2013 Toyota Venza Performance
The 2013 Venza is a comfort-oriented SUV with adequate power from its base engine. The optional V6, however adds a lot of power with a minimal fuel economy penalty. Most reviewers note that the Venza exhibits lots of body roll through turns, which is a result of its softly-sprung suspension. Neither the steering nor the brakes get high marks either.
- "Once you're perched in its driver seat, the Venza feels a little wagon-esque. Though it has a raised ride height, you don't get quite a commanding view of the road. It's more like the 2013 Subaru Outback in this way. However, it does feel more carlike, both in terms of visual perception and driving experience." -- Edmunds
- "Like the Camry and Highlander upon which it is based, Venza isn't an excitement machine." -- Consumer Guide (2012)
Acceleration and Power
The 2013 Venza is available with two powertrains. The base engine, available on the base LE and mid-level XLE trim, is a 181-horsepower, 2.7-liter four-cylinder engine. The upgraded engine, standard on the top Limited trim and optional on the other two, is a 268-horsepower, 3.5-liter V6. Both engines are paired with a six-speed automatic transmission. Maximum EPA-rated fuel economy is 20/26 mpg city/highway for front-wheel drive, four-cylinder models. Opting for the V6 or all-wheel drive reduces fuel economy slightly. Still, these figures are good for the class.
Most reviewers say that four-cylinder models have adequate power for day-to-day driving, but that the V6 is the better choice, as it makes the move faster without a significant penalty in fuel economy. Still, not everyone is enthusiastic. One reviewer says that neither of the engines are all that quiet or pleasant sounding, and another is unimpressed with the power from even the V6.
- "While the base four-cylinder engine delivers adequate power, we'd recommend paying extra for the V6. Not only does it provide quicker acceleration than its myriad competitors, but also its fuel economy is almost equal to that of the four-cylinder." -- Edmunds
- "In the time-honored tradition of offering a car-based platform powered by car-based drivetrains while suffering from SUV-induced weight, those opting to equip their 2013 Toyota Venza with Toyota's DOHC inline-4 will learn to be patient when merging onto a freeway. Check the V6 box and you'll immediately benefit from more horsepower, torque and refinement." -- Kelley Blue Book
- "Both engines are loud and unrefined, with the 4-cylinder producing a strained groan during full-throttle acceleration. The V6 sounds better, but not by a whole lot; at least it's quiet at cruising speeds, unlike the 4-cylinder." -- Consumer Guide
- "Now, to be clear, despite the punchy six-cylinder engine and all-wheel drive, there's nothing really exciting about the Venza driving experience. With 268 horsepower and 246 pound-feet of torque, acceleration is merely adequate. … Acceleration from a standstill is brisk, but doesn't have the same kind of punch as some of the four-cylinder, turbocharged competition, largely due to the Venza's 6200-rpm horsepower peak and 4700-rpm torque peak." -- Winding Road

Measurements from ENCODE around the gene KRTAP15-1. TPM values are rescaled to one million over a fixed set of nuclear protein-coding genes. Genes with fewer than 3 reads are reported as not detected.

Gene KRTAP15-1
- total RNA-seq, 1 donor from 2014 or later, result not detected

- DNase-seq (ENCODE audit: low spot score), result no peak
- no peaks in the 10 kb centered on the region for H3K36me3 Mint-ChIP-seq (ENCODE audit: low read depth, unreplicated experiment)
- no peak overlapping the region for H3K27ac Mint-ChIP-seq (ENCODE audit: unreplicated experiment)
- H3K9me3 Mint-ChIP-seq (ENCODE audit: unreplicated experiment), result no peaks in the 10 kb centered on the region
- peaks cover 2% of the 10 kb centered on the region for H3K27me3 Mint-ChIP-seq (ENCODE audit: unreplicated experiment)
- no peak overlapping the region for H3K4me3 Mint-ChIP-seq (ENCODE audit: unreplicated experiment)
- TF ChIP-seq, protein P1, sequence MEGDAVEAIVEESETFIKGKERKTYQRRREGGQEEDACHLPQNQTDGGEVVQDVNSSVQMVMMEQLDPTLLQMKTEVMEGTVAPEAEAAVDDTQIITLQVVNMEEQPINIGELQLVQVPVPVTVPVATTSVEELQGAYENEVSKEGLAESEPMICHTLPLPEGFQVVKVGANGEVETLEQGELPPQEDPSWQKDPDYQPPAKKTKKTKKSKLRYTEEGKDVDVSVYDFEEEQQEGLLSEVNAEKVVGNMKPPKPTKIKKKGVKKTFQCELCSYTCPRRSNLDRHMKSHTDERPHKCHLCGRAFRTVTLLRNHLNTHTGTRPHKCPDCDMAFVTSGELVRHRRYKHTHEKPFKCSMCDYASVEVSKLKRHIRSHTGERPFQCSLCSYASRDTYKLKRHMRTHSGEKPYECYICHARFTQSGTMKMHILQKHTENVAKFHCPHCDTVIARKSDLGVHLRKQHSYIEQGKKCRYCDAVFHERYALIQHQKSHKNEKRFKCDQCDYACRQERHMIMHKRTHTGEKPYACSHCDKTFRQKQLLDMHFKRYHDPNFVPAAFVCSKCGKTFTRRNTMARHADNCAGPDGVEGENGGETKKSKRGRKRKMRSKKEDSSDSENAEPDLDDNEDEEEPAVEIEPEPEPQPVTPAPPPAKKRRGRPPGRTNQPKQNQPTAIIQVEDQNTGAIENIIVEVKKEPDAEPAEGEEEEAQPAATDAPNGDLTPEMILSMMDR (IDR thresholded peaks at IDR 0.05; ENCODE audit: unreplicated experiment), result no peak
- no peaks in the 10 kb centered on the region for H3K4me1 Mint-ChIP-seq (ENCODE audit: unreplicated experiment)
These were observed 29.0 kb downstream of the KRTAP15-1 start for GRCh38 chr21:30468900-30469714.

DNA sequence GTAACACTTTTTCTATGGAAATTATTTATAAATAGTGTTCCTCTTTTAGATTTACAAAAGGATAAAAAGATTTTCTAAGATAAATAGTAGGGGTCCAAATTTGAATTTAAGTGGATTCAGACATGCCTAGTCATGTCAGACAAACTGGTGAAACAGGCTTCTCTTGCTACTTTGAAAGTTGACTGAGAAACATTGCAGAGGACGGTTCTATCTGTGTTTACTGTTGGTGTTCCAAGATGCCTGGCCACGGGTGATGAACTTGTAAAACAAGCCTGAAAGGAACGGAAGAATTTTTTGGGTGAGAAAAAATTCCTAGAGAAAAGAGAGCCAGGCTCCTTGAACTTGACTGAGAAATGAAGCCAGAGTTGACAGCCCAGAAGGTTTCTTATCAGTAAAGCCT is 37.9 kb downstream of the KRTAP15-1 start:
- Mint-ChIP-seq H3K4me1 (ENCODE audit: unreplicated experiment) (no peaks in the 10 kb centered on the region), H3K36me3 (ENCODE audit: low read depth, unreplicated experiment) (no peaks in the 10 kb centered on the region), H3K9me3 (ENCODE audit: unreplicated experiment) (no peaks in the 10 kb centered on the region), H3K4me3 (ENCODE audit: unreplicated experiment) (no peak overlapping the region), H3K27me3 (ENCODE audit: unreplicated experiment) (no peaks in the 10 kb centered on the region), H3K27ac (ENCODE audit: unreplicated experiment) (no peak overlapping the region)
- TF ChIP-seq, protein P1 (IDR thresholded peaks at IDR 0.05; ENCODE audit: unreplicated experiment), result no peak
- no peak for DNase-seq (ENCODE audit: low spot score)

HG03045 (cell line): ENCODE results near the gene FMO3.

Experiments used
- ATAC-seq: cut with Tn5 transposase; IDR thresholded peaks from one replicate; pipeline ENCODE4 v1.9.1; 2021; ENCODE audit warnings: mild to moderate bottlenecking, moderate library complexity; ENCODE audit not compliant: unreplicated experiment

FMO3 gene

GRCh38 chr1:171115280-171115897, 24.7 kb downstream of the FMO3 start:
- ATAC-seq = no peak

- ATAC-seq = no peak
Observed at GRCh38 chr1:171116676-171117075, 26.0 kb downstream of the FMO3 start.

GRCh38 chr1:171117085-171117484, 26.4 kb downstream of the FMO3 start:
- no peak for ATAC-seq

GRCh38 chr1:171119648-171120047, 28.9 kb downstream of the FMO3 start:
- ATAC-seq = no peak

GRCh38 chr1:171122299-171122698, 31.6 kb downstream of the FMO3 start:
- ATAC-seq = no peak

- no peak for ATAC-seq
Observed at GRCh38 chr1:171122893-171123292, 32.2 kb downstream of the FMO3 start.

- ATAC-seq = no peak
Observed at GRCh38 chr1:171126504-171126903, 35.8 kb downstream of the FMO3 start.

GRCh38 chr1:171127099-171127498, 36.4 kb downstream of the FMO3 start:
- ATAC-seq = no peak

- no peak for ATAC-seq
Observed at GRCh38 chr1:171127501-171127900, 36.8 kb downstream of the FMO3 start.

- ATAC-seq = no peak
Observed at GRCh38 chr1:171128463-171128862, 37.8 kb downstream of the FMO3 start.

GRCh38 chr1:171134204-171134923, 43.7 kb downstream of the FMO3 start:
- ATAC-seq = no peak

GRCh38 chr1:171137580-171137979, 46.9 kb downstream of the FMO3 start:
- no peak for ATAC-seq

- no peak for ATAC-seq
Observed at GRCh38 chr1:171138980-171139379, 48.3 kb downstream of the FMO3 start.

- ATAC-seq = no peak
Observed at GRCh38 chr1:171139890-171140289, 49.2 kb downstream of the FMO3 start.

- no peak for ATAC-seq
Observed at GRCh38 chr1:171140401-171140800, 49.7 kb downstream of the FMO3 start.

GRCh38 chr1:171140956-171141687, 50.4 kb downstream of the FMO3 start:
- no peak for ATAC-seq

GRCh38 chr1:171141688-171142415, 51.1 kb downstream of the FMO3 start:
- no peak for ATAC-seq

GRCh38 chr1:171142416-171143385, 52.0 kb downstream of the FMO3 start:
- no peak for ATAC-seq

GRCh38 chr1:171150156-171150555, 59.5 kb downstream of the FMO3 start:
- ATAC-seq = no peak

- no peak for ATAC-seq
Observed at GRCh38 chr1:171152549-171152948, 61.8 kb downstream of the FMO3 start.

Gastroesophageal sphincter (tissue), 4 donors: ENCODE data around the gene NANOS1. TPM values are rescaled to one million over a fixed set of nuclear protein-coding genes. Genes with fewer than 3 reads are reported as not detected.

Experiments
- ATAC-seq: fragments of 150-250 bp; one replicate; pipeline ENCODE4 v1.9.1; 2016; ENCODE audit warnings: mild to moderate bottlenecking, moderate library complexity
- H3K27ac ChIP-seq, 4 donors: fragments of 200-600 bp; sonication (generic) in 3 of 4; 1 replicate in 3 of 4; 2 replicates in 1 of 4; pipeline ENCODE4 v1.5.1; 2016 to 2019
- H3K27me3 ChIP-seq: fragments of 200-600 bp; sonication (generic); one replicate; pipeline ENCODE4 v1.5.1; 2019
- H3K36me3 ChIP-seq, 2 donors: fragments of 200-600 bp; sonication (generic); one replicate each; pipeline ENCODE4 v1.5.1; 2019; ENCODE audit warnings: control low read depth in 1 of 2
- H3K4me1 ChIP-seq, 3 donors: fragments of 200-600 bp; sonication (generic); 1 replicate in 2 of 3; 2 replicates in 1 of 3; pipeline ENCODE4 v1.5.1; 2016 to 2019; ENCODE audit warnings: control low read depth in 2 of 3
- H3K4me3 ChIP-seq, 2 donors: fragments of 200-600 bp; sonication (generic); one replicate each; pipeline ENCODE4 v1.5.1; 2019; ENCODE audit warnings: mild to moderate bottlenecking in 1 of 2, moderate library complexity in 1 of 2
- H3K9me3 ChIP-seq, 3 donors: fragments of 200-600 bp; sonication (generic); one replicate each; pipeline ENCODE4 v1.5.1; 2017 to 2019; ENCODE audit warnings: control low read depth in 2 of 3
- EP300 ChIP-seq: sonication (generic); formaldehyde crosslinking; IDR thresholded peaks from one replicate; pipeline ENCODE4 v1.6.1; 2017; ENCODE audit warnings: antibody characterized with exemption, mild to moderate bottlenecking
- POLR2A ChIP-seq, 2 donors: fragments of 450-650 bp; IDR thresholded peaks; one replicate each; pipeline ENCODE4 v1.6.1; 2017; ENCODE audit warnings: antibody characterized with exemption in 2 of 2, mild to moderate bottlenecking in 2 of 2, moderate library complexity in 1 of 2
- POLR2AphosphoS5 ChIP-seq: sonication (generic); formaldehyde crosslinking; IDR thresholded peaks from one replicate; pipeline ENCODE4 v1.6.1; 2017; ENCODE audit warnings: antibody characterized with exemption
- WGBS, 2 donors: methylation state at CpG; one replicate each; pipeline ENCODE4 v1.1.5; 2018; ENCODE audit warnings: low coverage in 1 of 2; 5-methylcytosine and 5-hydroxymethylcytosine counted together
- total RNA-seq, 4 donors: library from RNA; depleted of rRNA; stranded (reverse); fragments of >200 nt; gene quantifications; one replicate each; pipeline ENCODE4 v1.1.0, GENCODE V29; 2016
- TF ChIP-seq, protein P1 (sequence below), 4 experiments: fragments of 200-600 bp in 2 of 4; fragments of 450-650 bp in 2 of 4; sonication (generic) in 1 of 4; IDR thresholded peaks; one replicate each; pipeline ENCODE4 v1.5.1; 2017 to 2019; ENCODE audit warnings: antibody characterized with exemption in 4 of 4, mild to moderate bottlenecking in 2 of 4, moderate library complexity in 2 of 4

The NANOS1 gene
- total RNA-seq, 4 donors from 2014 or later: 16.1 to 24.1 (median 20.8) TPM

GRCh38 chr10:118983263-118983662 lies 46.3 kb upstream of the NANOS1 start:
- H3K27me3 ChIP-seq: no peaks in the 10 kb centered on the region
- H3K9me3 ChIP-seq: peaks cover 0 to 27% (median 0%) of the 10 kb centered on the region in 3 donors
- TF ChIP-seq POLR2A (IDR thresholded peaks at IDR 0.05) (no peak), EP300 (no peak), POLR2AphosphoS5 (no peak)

Handling and Braking
The Venza comes standard with front-wheel drive, though all-wheel drive is available on all trim levels. Like the Camry on which it is based, reviewers say the Venza caters to comfort rather than sport. They say that the soft suspension that provides a supple ride also makes the Venza prone to body roll through turns. And despite its comfort-tuned suspension, one reviewer also says that the Venza’s large wheels detract from ride comfort somewhat. One also indicates that the brake pedal felt mushy on a test drive, and another says the steering doesn’t provide much feedback.
- "Fast turns result in marked body lean. The steering feels fine, but some test vehicles suffered from a mushy brake pedal." -- Consumer Guide
- "Handling is decidedly oriented towards comfort. There's plenty of roll, squat, and dive, but it rarely gets to the point of feeling sloppy." -- Winding Road
- "The power rack-and-pinion steering is reasonably well connected, as is the all-independent suspension. One negative associated with the Venza's generous rubber - in either 19-inch or 20-inch sizes - is the harshness transmitted to the interior. Were these 17-inch or 18-inch tires more road irregularities would be absorbed by the tire/wheel combo, and less would be transmitted into your backside." -- Kelley Blue Book
- "It shouldn't come as a shock that the 2013 Toyota Venza is hardly a wagon in the style of sporty European models. Instead, the Venza is very American -- designed for comfort, utility and ease of driving. If it weren't for the vague feel of its electric-assist steering, the Venza might actually be interesting to drive instead of merely pleasant." -- Edmunds